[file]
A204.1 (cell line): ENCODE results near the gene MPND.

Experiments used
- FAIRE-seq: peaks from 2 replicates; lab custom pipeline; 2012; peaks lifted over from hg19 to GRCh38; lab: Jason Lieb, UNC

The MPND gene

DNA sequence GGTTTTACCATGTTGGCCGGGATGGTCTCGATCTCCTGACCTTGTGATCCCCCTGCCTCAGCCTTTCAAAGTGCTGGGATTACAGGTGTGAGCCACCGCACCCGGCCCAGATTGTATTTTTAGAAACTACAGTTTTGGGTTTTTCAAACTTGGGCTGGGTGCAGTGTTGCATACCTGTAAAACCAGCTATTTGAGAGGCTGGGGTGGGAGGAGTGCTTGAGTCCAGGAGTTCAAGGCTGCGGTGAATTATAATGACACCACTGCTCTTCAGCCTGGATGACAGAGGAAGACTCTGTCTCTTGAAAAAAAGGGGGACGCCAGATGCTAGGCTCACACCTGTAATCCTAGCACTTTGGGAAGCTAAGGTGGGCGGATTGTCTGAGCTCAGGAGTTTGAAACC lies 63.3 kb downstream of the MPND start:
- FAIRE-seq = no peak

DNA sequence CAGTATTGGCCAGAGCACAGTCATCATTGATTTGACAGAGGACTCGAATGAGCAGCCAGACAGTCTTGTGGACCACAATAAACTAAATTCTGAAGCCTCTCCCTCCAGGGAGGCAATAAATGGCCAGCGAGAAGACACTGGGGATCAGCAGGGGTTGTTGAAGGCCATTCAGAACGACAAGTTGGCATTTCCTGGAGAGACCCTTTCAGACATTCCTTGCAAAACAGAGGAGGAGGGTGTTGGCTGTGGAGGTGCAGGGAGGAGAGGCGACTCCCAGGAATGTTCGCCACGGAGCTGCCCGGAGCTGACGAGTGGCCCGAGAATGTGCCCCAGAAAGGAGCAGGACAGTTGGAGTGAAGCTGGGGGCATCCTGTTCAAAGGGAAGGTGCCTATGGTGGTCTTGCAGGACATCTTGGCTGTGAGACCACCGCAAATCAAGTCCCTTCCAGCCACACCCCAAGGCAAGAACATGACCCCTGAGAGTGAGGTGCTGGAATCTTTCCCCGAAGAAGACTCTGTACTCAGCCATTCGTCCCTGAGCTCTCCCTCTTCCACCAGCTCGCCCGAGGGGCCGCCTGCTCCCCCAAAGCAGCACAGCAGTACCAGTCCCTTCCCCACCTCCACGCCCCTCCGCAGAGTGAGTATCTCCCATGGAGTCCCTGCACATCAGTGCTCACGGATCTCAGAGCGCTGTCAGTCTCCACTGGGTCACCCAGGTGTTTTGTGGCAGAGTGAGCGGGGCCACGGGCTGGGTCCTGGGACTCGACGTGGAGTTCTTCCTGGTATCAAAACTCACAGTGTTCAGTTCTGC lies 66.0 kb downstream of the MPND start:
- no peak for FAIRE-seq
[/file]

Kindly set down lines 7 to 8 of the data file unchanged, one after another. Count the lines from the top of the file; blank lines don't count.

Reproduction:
DNA sequence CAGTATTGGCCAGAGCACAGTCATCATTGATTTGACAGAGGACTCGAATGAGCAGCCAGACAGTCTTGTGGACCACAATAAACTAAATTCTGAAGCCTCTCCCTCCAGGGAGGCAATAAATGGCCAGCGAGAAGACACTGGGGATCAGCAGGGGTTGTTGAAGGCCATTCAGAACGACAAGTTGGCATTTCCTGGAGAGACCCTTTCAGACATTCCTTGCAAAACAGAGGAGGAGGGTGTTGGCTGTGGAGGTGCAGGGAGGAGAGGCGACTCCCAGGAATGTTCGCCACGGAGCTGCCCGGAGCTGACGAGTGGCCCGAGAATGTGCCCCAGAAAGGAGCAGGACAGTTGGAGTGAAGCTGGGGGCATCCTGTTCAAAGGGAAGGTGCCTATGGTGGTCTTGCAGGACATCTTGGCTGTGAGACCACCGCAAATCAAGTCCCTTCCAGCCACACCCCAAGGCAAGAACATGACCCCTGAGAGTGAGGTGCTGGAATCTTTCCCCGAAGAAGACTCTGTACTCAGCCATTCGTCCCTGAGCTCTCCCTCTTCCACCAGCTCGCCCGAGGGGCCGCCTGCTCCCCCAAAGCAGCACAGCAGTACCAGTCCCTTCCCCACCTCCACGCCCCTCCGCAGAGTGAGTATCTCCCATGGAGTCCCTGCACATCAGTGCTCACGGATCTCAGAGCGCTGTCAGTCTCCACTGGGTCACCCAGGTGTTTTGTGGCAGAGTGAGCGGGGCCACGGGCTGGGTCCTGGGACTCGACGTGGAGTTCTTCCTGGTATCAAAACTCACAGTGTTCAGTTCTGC lies 66.0 kb downstream of the MPND start:
- no peak for FAIRE-seq